New Pittsburgh City Schools superintendent: Turning things around his hallmark

May 29, 2016 by

PALM BEACH, Fla. — The new superintendent of the Pittsburgh Public Schools has spent most of his career in a sprawling, diverse district in South Florida, where he has staked a claim on turning around troubled schools.

Anthony Hamlet, a director in the Palm Beach County school system’s “transformation” office, which focused on closing the achievement gap in some of its most academically struggling schools, will begin his work in Pittsburgh Wednesday. He’ll start a monthlong consulting contract for “transition and planning activities,” overlapping with outgoing schools chief Linda Lane, whose contract ends June 30. Over this summer, he and the board will draw up a strategic plan, mapping out goals for the district and specifying what the new top administrator is expected to achieve.

In an interview here last week, Mr. Hamlet emphasized a desire to stay in Pittsburgh beyond the three years that the Council of the Great City Schools found is the average tenure for an urban superintendent.

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“Like I told the school board, I want this to be my first superintendency and my last.”

Rich and poor

The Palm Beach County school system covers more than 2,300 square miles and includes 183,000 students representing just shy of 200 countries and territories. Well-off areas like Palm Beach island and Wellington share the boundary with Belle Glade, an impoverished town near Lake Okeechobee at the end of a long highway flanked by fields of sugar cane. Pittsburgh Public has about 25,000 students representing nearly 60 countries.

“We’ve got the richest of the rich, and the poorest of the poor,” said Kathi Gundlach, president of Palm Beach County Classroom Teachers Association.

Mr. Hamlet, 46, grew up in this district and graduated from high school in 1987. He started at the University of Miami that fall, playing defensive end for the Hurricanes.

In an interview, Mr. Hamlet said he saw his father, who was incarcerated for years, only twice during his childhood. When they reconnected years later, his father told him he’d heard his son’s name announced during an Orange Bowl broadcast — from within a Miami jail.

“He remembers himself being in jail and telling his friends, ‘That’s my son.’ … People would say, ‘Yeah, right.’ He didn’t have any pictures because he was never around me,” Mr. Hamlet said. “Sometimes I think I’m the person I am because I grew up the way I did.”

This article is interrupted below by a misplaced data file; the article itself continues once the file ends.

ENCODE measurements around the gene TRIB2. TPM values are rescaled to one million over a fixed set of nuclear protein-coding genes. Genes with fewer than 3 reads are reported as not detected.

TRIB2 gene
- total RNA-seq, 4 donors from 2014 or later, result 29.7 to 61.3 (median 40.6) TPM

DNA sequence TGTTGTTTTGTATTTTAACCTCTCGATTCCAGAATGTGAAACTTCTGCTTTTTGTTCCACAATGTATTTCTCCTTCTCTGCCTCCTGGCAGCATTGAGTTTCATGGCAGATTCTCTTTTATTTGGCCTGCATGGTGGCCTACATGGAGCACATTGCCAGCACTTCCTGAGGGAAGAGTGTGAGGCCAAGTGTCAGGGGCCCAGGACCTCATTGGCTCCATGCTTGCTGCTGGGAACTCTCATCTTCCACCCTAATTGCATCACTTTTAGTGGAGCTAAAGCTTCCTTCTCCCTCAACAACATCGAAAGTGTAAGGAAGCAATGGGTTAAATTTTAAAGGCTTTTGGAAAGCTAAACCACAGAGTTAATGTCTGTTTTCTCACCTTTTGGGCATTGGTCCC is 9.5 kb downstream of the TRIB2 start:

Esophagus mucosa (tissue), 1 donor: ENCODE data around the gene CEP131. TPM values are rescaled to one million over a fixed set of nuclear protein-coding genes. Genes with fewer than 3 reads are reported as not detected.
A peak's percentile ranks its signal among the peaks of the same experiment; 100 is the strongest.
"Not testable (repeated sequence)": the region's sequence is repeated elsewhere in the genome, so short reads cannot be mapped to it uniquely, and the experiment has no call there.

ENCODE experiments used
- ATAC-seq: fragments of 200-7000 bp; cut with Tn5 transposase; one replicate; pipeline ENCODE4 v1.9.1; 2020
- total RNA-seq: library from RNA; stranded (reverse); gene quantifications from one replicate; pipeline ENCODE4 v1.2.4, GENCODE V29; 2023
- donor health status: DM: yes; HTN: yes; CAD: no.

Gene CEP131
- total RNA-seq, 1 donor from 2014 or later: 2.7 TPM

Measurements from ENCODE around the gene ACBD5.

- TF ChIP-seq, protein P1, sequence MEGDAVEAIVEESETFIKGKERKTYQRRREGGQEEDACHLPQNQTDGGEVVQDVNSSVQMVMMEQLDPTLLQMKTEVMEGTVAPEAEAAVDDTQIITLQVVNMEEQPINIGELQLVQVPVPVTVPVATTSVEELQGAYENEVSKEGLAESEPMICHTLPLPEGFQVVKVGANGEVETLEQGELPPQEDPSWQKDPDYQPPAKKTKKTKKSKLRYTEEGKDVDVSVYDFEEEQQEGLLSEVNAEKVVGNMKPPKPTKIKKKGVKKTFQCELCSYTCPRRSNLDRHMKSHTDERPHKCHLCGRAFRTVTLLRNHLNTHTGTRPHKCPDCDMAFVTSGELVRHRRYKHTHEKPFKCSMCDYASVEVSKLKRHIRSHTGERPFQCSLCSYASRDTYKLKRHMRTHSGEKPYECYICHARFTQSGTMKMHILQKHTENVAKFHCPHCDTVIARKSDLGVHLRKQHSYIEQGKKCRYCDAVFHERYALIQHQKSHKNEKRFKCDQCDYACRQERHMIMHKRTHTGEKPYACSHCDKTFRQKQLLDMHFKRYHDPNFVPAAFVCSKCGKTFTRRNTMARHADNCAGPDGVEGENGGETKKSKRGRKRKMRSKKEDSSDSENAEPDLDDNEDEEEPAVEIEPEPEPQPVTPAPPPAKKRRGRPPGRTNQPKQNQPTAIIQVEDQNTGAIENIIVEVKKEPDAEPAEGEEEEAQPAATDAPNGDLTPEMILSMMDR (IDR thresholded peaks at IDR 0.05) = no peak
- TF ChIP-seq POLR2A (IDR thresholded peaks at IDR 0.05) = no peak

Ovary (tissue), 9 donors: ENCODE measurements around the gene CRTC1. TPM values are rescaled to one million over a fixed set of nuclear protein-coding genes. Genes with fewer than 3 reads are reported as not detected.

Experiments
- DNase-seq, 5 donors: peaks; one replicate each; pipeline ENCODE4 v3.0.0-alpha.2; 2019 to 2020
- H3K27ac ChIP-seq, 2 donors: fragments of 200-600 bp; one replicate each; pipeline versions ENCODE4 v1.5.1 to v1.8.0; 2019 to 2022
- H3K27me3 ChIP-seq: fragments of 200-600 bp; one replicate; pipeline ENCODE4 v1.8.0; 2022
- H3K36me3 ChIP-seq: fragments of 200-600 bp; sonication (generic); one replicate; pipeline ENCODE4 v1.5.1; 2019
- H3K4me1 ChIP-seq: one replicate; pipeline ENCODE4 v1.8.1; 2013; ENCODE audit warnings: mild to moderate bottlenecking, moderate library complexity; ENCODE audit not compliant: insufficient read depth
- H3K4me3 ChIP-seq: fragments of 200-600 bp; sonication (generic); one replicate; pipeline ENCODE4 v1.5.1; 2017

Mr. Hamlet was drafted by the NFL’s Seattle Seahawks after college, but sustained a knee injury at the end of training camp, forcing a return to Florida for surgery. Knowing he always wanted to work with kids, he said, he got a job at a group home in Palm Beach County while recovering. In early 1993, he signed with the Indianapolis Colts, but shorty before the start of regular season, he hurt his knee again, and the team released him after roughly four weeks on the injured reserve list.

He then started working at an alternative school in Palm Beach County, but left for a shot with the Canadian Football League’s Winnipeg Blue Bombers, calling it in his 1994 resignation letter a “lifelong dream” to play professional football. After six months, and another stint on injured reserve, he came home.

“I thought maybe this is not for me, so let me go back and do some things I’ve been successful at and start teaching again,” he said.

Mr. Hamlet has worked as a behavior specialist, teacher, coach, vice and assistant high school principal. He was principal at an alternative education school, an international baccalaureate middle school, and mostly recently at Palm Beach Lakes High, one of the district’s lowest-performing schools where suspensions were significantly reduced during his tenure.

In 2003, he earned a master’s in education from Nova Southeastern University, then a doctorate in educational leadership from that Ft. Lauderdale school in 2007.

Since October 2014, the transformation team Mr. Hamlet helped to direct, has worked with 25 to 30 schools assessing their “culture, systems and instruction” and to make sure each “improvement plan” is geared toward their school’s needs, he said. Brian Perkins, the consultant working to replace Mrs. Lane, likened the role to that of assistant superintendent in Pittsburgh, citing the number of schools Mr. Hamlet handled and his level of responsibility.

“We drill down and find out what the root cause is and [move] away the barrier,” Mr. Hamlet said. “It’s about capacity-building. We don’t go in and tell you what to do. We sit side-by-side with you. … When we leave, you don’t need our support anymore.”